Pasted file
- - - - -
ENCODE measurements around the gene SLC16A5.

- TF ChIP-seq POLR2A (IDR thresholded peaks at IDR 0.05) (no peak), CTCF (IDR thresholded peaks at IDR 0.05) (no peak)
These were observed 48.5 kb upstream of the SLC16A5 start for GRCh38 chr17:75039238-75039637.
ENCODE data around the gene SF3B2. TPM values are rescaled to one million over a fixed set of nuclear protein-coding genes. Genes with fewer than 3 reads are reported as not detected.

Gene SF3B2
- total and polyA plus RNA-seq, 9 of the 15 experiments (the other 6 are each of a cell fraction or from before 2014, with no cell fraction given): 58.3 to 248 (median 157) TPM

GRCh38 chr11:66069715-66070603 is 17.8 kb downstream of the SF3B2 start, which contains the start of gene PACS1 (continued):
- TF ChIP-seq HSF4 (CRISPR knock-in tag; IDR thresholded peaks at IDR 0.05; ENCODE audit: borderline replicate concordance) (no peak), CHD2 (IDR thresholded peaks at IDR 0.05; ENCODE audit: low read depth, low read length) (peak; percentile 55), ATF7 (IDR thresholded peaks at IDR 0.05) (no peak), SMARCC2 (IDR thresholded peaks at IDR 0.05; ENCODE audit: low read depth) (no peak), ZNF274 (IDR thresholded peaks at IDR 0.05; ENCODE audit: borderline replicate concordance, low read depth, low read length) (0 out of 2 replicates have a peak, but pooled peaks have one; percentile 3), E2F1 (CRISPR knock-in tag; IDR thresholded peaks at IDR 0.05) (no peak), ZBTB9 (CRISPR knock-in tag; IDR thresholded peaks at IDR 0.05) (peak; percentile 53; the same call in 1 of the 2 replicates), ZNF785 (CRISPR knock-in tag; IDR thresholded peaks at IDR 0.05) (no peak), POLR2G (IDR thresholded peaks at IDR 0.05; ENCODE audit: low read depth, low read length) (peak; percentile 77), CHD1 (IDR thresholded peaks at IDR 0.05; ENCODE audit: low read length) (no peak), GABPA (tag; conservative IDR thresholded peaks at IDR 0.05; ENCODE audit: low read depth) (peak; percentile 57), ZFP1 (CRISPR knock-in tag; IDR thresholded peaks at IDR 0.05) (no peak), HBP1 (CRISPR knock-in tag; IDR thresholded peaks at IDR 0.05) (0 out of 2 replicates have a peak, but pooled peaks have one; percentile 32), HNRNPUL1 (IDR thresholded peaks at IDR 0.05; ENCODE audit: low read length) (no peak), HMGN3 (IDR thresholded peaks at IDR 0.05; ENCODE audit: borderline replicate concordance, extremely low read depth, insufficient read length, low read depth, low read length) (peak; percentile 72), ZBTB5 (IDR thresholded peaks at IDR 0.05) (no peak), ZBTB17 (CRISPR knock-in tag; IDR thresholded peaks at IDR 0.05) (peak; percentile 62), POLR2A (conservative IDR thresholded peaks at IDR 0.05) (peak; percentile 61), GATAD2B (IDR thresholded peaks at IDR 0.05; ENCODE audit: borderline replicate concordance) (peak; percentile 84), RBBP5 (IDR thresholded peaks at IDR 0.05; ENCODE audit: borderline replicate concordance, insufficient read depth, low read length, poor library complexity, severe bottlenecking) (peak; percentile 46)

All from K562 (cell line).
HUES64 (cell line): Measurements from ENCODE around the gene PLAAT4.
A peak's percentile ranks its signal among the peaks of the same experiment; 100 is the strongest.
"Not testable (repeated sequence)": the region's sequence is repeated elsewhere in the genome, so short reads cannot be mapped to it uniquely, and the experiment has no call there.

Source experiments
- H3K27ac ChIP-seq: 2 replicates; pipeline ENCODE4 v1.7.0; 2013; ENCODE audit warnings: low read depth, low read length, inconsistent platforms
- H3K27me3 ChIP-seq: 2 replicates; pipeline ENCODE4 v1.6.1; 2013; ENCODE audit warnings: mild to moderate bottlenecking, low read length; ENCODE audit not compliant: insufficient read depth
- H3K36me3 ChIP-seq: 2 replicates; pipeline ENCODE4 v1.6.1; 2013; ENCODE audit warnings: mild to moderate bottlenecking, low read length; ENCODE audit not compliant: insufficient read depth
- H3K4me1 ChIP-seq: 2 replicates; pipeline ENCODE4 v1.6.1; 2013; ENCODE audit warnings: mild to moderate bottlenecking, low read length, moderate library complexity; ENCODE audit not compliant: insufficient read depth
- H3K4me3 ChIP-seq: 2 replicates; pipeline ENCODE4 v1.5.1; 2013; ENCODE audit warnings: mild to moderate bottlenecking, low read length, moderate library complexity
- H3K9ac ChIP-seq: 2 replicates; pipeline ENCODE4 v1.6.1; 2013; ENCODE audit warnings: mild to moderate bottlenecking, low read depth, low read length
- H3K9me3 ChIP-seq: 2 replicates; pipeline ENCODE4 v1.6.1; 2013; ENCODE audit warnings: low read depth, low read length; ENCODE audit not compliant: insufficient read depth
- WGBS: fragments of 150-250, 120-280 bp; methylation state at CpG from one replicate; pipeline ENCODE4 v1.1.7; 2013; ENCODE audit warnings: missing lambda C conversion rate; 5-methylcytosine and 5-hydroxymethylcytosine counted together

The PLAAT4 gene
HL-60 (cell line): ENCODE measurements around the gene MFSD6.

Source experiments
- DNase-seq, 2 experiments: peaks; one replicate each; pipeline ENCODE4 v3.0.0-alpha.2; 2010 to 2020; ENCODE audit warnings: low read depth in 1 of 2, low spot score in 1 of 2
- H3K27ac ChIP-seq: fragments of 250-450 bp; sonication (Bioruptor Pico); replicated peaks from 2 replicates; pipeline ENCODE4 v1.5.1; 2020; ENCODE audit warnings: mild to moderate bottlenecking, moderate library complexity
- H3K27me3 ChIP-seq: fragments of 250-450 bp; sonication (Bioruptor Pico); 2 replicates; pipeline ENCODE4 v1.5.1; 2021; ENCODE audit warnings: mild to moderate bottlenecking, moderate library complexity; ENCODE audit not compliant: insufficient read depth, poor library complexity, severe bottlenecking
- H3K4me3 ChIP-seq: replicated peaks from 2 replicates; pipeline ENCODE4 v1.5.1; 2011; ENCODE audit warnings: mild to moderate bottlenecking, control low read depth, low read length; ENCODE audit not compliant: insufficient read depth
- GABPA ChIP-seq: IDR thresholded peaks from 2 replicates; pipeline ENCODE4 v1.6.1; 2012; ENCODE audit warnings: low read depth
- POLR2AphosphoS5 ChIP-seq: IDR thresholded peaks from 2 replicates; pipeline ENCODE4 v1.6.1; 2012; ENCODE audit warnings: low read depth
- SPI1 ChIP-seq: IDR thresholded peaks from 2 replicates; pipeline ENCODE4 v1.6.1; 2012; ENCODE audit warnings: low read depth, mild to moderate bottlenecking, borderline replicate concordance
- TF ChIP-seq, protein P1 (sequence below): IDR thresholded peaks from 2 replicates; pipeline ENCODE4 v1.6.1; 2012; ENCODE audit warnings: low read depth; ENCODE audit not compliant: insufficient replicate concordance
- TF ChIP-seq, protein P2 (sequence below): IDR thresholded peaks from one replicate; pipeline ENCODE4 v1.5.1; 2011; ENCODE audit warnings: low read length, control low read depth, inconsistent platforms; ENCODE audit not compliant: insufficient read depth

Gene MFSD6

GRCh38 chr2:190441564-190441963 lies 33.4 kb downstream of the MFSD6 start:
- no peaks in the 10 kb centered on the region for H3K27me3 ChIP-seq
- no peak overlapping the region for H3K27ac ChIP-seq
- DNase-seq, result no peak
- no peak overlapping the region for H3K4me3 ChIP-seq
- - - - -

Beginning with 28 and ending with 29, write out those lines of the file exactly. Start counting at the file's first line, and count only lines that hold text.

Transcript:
- H3K4me3 ChIP-seq: replicated peaks from 2 replicates; pipeline ENCODE4 v1.5.1; 2011; ENCODE audit warnings: mild to moderate bottlenecking, control low read depth, low read length; ENCODE audit not compliant: insufficient read depth
- GABPA ChIP-seq: IDR thresholded peaks from 2 replicates; pipeline ENCODE4 v1.6.1; 2012; ENCODE audit warnings: low read depth